The United Nations’ top human rights official met separately Friday in Caracas with Venezuelan opposition leader Juan Guaido and President Nicolas Maduro, who are locked in a prolonged struggle over control of the crisis-wracked country.
Emerging from their meeting, Guaido said he spoke with U.N. High Commissioner for Human Rights Michelle Bachelet about the need to expel Maduro from power and end Venezuela’s “suffering.”
“May this visit serve to bring solutions to the catastrophe that this country is experiencing,” Guaido said on the steps of the opposition-controlled National Assembly. “This visit should serve to reinvigorate the fight in Venezuela.”
Maduro, for his part, hailed Bachelet’s visit as a “first step” in fostering stronger relations between Venezuela and U.N. human rights monitoring agency and he promised to earnestly consider her input.
“She can count on me to take her suggestions, recommendations and proposals with absolute seriousness,” he said after their evening meeting.
Bachelet’s first trip to the South American country as chief of the U.N. watchdog comes amid heightened international pressure on Maduro for allegedly silencing opponents with jail, torture and excessive violence. A once-wealthy oil nation, Venezuela is now experiencing a severe political and economic crisis that has driven a staggering 4 million people to flee. The socialist government struggles daily to keep the lights on and provide reliable drinking water.
Describing his closed-door conversation with Bachelet, Guaido said he emphasized that Maduro’s government is still holding two opposition lawmakers in jail in addition to nearly 700 activists considered to be political prisoners.
Guaido said the high commissioner also appeared deeply concerned about human rights abuses, noting that she spent several hours on her visit this week with victims of violations and their relatives. She proposed opening a temporary office in the country to monitor human rights issues and allow her representatives to visit other regions, Guaido added.
Earlier this year, Bachelet issued a tough statement criticizing Maduro’s government for harsh crackdowns on dissenters and reports of extrajudicial killings of poor, unarmed residents at the hands of security forces.
“I am also deeply concerned about the shrinking of the democratic space, especially the continued criminalization of peaceful protest and dissent,” she said in the March statement.
Bachelet had already met with socialist party boss Diosdado Cabello, the Supreme Court head and attorney general, and completed her three-day visit by speaking with Maduro. The embattled president revealed few details about their meeting in a brief statement afterwards broadcast on state television.
Some have feared Bachelet will get a highly curated, unrealistic view of a crisis, while others have seen the trip as something of a minor triumph for rights activists.
Her predecessor, Zeid Ra’ad al-Hussein, was repeatedly denied access to the country for criticizing what he said was the government’s refusal to recognize a humanitarian crisis.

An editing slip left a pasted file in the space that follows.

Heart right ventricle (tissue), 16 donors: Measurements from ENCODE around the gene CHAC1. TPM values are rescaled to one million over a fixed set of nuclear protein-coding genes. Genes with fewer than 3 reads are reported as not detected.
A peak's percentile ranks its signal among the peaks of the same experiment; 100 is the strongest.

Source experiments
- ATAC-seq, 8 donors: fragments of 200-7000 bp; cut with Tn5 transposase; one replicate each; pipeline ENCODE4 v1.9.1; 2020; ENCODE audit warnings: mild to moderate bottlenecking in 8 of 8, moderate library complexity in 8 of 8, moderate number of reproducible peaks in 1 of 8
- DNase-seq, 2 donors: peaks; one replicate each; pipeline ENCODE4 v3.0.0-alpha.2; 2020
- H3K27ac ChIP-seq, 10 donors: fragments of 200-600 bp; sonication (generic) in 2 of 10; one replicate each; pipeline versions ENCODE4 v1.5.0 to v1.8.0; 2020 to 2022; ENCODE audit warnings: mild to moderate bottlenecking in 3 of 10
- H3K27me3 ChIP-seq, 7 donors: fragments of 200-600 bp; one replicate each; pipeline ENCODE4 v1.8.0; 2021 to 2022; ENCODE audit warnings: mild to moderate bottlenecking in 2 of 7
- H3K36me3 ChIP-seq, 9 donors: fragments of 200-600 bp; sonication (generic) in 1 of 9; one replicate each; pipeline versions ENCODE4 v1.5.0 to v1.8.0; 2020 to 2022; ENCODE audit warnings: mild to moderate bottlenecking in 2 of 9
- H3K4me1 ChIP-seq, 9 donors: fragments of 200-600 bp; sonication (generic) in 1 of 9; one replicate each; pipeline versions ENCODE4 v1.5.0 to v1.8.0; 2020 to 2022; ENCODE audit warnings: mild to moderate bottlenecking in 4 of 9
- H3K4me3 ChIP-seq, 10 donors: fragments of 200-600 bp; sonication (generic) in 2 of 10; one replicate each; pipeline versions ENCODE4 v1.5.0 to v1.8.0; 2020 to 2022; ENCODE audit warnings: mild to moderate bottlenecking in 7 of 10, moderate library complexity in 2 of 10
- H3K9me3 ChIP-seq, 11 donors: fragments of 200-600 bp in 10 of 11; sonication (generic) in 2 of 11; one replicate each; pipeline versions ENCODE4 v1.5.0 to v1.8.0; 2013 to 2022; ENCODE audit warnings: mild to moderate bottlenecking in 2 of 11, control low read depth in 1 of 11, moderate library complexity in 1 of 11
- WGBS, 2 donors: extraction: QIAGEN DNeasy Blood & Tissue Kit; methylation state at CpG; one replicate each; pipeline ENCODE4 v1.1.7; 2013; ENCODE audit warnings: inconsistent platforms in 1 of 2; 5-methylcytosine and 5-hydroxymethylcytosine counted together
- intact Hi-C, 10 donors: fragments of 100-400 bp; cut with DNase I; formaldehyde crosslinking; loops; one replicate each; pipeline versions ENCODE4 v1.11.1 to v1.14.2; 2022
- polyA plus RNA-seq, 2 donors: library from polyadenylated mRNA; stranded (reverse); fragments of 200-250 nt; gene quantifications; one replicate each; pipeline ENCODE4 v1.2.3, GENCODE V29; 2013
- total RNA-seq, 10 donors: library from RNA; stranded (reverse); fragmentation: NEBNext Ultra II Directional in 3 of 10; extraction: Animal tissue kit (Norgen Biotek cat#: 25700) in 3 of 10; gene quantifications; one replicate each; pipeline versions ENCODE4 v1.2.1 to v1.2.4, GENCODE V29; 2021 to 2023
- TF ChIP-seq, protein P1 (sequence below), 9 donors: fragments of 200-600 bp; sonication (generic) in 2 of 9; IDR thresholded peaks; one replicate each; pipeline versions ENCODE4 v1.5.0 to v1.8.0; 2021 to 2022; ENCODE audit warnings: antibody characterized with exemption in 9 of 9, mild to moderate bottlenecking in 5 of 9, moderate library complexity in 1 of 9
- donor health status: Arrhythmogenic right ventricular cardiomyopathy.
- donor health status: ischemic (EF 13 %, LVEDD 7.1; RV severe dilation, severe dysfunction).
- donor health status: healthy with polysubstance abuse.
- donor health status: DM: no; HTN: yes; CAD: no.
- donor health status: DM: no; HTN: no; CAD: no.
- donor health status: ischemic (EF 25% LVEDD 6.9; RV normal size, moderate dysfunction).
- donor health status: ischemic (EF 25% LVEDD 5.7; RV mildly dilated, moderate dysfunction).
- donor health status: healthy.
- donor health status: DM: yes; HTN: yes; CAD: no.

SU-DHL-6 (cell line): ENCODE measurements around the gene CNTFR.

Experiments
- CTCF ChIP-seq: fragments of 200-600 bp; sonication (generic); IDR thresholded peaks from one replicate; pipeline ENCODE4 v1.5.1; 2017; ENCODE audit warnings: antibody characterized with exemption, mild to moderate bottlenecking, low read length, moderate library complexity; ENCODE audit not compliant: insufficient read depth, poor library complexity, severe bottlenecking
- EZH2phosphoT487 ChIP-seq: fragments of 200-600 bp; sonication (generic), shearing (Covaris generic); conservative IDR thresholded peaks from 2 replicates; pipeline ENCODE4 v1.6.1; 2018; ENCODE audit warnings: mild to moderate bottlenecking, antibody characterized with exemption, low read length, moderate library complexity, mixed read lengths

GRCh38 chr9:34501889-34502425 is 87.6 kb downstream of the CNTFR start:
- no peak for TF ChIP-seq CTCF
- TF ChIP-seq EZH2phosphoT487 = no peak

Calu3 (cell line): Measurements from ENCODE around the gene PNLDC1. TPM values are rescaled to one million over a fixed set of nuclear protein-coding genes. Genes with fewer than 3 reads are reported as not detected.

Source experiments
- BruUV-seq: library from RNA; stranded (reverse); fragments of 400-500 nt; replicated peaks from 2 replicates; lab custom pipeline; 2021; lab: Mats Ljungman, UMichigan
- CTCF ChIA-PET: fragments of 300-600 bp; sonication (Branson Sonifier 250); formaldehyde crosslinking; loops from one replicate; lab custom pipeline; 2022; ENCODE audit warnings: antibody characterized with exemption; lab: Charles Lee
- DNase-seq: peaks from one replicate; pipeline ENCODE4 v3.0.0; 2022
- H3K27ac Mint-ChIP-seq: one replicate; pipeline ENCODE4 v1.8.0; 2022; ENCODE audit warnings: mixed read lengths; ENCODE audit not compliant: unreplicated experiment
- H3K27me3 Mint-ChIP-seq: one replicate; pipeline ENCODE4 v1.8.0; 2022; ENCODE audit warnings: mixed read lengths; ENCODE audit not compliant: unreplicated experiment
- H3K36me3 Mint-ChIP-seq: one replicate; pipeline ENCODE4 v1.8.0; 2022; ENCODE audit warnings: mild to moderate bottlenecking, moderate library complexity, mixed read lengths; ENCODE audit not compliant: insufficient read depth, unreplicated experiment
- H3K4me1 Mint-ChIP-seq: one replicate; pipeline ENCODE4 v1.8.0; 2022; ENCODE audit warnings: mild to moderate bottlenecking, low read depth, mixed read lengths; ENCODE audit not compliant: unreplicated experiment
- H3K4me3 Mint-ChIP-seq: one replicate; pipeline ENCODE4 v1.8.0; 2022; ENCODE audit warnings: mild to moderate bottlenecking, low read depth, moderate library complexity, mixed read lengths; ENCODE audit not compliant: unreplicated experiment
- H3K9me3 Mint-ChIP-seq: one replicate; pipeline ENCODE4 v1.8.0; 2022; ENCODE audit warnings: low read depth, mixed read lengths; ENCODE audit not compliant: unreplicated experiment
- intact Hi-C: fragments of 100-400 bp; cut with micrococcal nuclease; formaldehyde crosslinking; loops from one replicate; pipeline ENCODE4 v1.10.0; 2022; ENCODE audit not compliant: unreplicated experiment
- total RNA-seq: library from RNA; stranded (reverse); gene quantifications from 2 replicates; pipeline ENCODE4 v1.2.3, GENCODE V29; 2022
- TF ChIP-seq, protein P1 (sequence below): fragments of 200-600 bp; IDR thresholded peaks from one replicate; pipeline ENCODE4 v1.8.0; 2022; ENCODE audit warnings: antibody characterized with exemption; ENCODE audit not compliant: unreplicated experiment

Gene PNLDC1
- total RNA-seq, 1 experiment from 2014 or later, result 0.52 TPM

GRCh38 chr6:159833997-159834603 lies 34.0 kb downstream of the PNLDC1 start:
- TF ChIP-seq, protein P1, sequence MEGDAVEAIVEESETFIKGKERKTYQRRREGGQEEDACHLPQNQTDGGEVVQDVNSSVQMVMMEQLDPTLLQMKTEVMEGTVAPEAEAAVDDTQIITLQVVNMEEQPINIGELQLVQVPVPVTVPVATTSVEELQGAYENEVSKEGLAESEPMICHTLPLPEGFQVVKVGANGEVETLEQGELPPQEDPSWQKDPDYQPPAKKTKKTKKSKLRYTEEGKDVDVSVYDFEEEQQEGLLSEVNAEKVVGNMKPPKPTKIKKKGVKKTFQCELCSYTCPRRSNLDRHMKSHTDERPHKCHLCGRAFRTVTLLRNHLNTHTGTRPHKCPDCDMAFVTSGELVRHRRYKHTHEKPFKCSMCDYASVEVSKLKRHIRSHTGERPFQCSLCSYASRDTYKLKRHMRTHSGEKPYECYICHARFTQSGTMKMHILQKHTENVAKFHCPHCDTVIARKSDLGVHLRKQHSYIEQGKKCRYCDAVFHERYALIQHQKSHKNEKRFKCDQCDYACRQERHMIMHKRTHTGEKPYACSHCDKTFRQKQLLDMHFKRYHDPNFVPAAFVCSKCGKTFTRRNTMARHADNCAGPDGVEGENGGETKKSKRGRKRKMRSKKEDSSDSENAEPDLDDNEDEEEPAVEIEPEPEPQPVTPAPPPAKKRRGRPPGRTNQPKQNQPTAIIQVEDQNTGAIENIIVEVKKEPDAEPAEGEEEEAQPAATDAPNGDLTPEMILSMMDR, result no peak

In contrast, Maduro has rolled out the red carpet for Bachelet, who survived jail and exile during Chile’s military dictatorship.
On the eve of her arrival, the government freed 28 opposition activists considered political prisoners, including a substitute lawmaker and 18 people detained during recent anti-government protests. Previously, Maduro began allowing the Red Cross to deliver humanitarian aid.
Appearing on state TV shortly before Bachelet’s Wednesday arrival, Maduro said he was ready to hear out any of her proposals that aim to improve conditions in Venezuela.
“We greatly anticipate her visit,” Maduro said. “It will be good for Venezuela’s system of human rights.”
Guaido has failed to seize power five months after launching a campaign to oust Maduro. But he has managed to win the recognition of more than 50 nations and galvanize international opinion.
Maduro maintains that his rival’s efforts have been part of a U.S.-backed coup intended to remove him from office and exploit the nation’s vast oil.
In recent weeks, Norway has hosted two rounds of talks between representatives of Maduro and Guaido, although the mediation effort has stalled over the opposition leader’s insistence that the government agree to early presidential elections.
On Friday, protesters attempted to capitalize on Bachelet’s visit by gathering outside the U.N. headquarters in Caracas. Some carried banners asking her for medical help, while others held empty baby strollers over their heads to call attention to crumbling hospitals which provide inadequate care to children.
Gilber Caro, an opposition lawmaker who was released this week after two months in jail, joined the crowd.
“My liberation is a partial liberation because first and foremost we need to free the people of Venezuela,” Caro said, noting that he met with Bachelet to press for an end to Maduro’s rule and free presidential elections.
“Venezuelans are demanding justice, demanding liberty, but above all a political transition to democracy.”